Penalties according to Honey Bees

  • Legal update

    16 June 2020

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Supreme Court confirms “more flexible and permissive test”

The Supreme Court decision in 127 Hobson Street Ltd v Honey Bees Preschool Ltd [2020] NZSC 53 (Honey Bees) confirms the law on penalty clauses in New Zealand. This is a highly anticipated decision as it applies to delay liquidated damages in the construction industry.

The Supreme Court has unanimously dismissed 127 Hobson’s appeal and confirmed that the Court of Appeal’s proportionality test is the correct test to apply when determining whether or not a contractual term constitutes an unenforceable penalty.

The Supreme Court reiterated the test as:[1]

A clause stipulating a consequence for breach of a term of the contract will be an unenforceable penalty if the consequence is out of all proportion to the legitimate interests of the innocent party in performance of the primary obligation.”

Applying this test, the Supreme Court agreed with both the High Court and Court of Appeal that the consequences for breach stipulated in an indemnity clause under a collateral deed were not out of all proportion to Honey Bees’ legitimate interests in 127 Hobson’s performance of its obligation. For a comprehensive summary of the facts of the case and the High Court and Court of Appeal decisions, please see our previous articles available here and here.

What does this mean in the construction context?

The Supreme Court decision provides clear precedent on penalties in New Zealand. However, time will tell as to how the courts will apply Honey Bees in the construction context, where liquidated damages (LDs) are commonly used as a consequence of a Contractor’s failure to complete the Contract Works by a pre-defined completion date.

The Supreme Court’s affirmation of this “more flexible and permissive” penalty test should give principals / developers comfort that the courts will be slow to interfere with what parties have contractually agreed when it comes to LDs. However, it is important for contracting parties to understand the key principles underlying the penalty test, and what this practically means when drafting contract terms.

We summarise these key principles and how they might practically apply in the context of LDs below:

  • The focus of the proportionality test is whether the LDs amount is proportionate to the legitimate interests being protected by the clause (rather than whether the amount is a “genuine pre-estimate of loss”). Legitimate interests go beyond just compensation for breach, and require consideration of a wide array of commercial interests which may extend “beyond the four corners of the contract”.
    • What does this mean? LDs clauses can protect interests beyond merely compensation for breach. For example, if late completion will have a flow on effect on production in other aspects of the business, then this is likely able to be accounted for in the amount of LDs.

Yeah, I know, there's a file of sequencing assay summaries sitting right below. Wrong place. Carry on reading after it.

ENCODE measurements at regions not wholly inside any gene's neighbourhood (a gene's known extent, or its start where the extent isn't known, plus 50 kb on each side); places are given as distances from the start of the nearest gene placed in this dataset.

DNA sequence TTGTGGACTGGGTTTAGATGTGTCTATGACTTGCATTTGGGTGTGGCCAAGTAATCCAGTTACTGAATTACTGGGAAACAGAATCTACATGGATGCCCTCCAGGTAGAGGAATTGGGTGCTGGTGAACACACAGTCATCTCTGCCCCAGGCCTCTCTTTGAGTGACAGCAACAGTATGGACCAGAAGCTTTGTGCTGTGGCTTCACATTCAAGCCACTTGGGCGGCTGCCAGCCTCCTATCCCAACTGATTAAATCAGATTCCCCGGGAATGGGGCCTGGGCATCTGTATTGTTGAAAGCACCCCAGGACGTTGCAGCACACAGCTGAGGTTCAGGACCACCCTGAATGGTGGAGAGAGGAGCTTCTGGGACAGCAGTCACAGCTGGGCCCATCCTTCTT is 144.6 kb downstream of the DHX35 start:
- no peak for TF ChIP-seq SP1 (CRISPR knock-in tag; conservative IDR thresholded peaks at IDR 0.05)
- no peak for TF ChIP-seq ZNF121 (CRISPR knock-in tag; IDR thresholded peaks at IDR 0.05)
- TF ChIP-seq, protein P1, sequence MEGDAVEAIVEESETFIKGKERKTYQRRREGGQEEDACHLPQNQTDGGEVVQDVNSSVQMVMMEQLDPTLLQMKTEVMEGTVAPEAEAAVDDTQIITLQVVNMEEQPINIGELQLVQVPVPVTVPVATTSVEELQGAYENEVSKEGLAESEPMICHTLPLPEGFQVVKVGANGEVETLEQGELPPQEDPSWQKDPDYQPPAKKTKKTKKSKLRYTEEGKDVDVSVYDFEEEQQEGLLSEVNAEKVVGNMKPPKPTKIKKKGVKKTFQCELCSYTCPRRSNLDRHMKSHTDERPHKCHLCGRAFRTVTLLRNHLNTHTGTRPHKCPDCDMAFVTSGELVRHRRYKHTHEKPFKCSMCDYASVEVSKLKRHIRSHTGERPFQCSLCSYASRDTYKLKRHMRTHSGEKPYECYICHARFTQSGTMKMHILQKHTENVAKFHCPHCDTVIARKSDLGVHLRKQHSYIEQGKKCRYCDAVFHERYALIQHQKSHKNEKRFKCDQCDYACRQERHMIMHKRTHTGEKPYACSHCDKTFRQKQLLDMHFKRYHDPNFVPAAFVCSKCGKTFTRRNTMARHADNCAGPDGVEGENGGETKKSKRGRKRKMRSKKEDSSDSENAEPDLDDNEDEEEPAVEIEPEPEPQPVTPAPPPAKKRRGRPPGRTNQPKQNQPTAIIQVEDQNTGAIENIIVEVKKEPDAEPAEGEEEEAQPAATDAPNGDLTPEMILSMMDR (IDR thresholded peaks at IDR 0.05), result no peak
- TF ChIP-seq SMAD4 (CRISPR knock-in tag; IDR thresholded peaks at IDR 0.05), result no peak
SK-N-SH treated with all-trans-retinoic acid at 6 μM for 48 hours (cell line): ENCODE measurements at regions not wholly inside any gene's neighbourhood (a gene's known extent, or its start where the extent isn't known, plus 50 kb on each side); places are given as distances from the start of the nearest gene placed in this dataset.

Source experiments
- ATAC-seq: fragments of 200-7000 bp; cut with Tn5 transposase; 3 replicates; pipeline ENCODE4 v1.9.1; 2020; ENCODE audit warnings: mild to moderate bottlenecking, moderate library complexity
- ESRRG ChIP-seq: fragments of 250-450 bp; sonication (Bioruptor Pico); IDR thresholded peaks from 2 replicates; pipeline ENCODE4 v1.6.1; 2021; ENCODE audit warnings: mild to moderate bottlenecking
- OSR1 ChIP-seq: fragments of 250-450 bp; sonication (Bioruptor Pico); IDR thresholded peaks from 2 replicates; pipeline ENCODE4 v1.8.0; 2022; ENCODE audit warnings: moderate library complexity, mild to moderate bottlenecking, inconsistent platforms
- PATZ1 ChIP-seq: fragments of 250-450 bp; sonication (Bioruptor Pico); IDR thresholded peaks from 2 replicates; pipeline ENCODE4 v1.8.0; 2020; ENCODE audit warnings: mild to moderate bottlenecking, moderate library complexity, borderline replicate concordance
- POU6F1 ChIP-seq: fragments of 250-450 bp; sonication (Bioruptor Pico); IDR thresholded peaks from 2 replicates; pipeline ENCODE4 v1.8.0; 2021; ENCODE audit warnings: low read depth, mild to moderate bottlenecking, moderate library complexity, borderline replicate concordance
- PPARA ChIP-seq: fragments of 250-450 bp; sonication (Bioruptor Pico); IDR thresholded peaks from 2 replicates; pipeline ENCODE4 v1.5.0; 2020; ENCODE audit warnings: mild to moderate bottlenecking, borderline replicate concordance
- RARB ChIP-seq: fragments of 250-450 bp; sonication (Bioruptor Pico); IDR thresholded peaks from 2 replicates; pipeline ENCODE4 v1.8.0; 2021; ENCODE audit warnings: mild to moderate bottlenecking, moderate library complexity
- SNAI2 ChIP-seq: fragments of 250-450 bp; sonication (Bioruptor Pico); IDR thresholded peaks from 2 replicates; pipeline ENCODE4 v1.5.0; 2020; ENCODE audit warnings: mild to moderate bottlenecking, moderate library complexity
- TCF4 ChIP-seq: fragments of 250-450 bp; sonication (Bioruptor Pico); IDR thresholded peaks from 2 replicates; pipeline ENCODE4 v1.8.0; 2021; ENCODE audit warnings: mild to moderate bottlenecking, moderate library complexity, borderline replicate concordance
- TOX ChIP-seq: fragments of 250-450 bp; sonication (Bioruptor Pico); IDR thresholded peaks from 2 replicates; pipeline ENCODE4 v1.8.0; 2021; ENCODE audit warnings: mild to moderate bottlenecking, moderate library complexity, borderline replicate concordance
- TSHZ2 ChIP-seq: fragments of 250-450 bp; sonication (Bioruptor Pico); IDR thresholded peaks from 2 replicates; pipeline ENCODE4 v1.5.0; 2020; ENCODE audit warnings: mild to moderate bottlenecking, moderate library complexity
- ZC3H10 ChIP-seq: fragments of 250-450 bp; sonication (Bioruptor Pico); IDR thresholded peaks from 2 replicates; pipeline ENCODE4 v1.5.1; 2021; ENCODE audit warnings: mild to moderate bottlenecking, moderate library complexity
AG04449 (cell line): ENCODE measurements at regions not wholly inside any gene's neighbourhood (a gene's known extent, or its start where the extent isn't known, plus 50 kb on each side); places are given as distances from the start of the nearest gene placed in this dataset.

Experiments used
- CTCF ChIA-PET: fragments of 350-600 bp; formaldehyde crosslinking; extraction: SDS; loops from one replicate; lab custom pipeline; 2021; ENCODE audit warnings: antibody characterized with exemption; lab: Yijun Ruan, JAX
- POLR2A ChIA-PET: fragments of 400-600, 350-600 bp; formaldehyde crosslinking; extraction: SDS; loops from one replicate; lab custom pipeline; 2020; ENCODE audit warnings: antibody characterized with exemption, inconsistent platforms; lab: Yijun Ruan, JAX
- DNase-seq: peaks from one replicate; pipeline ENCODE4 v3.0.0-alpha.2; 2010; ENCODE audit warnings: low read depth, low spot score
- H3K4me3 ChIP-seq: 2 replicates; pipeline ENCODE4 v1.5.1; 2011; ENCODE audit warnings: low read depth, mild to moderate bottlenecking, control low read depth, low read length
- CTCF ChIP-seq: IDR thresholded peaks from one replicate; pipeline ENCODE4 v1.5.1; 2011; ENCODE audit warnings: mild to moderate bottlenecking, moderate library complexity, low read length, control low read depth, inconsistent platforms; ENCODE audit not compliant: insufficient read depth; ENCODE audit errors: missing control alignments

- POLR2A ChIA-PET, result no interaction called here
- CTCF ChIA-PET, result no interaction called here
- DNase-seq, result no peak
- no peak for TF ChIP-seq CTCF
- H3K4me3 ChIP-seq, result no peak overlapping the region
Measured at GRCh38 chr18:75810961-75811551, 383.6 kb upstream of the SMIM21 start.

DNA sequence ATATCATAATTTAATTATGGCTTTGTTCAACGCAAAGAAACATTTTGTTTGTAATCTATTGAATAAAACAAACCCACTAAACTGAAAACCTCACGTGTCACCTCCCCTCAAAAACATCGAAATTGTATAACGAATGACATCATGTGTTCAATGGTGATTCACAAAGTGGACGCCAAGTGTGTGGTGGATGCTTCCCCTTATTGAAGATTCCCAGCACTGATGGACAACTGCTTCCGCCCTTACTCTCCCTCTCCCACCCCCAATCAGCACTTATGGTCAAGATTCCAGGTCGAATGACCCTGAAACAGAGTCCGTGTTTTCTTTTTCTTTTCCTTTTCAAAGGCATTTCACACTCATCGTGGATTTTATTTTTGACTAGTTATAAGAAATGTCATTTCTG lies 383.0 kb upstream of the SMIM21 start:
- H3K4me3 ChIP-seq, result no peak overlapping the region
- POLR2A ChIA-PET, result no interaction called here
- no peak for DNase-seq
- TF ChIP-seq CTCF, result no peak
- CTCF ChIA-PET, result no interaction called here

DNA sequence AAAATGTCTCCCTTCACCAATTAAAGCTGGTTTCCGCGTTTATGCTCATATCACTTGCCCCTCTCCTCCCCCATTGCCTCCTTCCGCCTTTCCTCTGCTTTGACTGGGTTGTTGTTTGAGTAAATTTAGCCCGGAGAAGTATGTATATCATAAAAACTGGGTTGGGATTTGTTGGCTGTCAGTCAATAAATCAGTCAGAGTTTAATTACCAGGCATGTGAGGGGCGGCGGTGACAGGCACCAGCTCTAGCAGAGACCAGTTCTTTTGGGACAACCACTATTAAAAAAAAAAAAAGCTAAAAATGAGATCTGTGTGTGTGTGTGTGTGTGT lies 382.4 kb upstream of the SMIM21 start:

• Assessing whether or not something is a penalty is an objective exercise and looks at the circumstances at the time when that contract was formed, with reference to the terms and circumstances of the contract.
    • What does this mean? Given the test assesses the legitimate interests of a party at the time the contract was formed, parties should record at the time of contracting what interests the LDs provision is seeking to protect, and how they have been calculated / measured.
  • The “all or nothing” nature of a clause is relevant to the issue of proportionality. If there is no attempt to scale the consequences to the length of the breach (e.g. period of delay), then this will weigh against the innocent party.
    • What does this mean? In an LDs context, it may be useful to consider whether a scaled LDs approach would be appropriate. For example, it is not uncommon for parties to agree to a nominal amount of LDs to apply for an initial period, with the LDs amount ‘scaling up’ to account for the consequences of continued delay.
  • The bargaining power of the parties is relevant to assessing whether or not a clause constitutes a penalty. A court will presume that commercial parties dealing with each other on equal terms are able to assess what a ‘proportionate’ consequence for breach should be. While the fact parties sought legal advice when negotiating the contract will weigh in favour of upholding the bargain made, this is not determinative. For example, a party may not receive legal advice, but they may be a sophisticated commercial party who understands the commercial bargain they are making (as was held to be the case in Honey Bees). It remains to be seen how the “similar bargaining power” factor will play out in the construction context, given some of the inherent issues facing the sector.
    • What does this mean? Parties should be careful when negotiating LDs provisions to understand their counterparty and their relative bargaining power. A party may not have a lawyer at the table when negotiating the contract, but in the construction context, parties often have extensive commercial experience, including when it comes to negotiating LDs. Whatever the relative bargaining positions of the parties, the key issue remains whether the consequences for breach are out of all proportion to the innocent party’s legitimate interests in performance.

If you have any questions in relation to this article or penalties in general please contact our experts.


[1] 127 Hobson Street Ltd v Honey Bees Preschool Ltd [2020] NZSC 53 at [56].